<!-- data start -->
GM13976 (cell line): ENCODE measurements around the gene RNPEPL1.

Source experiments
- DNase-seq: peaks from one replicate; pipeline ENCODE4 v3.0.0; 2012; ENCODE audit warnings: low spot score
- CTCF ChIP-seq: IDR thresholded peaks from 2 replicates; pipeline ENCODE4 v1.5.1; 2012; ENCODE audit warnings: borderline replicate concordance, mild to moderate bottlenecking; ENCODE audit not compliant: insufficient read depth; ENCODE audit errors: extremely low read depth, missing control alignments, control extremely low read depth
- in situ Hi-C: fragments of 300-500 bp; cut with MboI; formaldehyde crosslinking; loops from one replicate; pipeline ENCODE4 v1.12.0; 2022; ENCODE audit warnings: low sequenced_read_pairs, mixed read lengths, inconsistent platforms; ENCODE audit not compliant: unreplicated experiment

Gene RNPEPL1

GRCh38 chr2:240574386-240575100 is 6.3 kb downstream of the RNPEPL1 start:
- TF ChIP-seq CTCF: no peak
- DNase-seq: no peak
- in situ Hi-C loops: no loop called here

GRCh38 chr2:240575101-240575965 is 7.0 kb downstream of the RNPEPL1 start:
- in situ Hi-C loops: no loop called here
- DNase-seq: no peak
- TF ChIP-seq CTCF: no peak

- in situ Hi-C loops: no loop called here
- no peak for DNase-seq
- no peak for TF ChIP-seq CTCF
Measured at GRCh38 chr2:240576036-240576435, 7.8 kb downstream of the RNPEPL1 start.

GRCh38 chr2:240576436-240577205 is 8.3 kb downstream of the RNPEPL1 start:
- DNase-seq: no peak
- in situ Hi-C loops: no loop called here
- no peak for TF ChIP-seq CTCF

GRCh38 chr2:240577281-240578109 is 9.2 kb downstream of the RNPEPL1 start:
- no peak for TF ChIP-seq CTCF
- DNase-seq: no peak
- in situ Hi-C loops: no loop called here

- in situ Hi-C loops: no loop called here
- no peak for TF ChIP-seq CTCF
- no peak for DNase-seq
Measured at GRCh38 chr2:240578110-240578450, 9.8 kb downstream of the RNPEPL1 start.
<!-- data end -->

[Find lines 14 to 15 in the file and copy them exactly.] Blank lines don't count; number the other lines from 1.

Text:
- TF ChIP-seq CTCF: no peak

- in situ Hi-C loops: no loop called here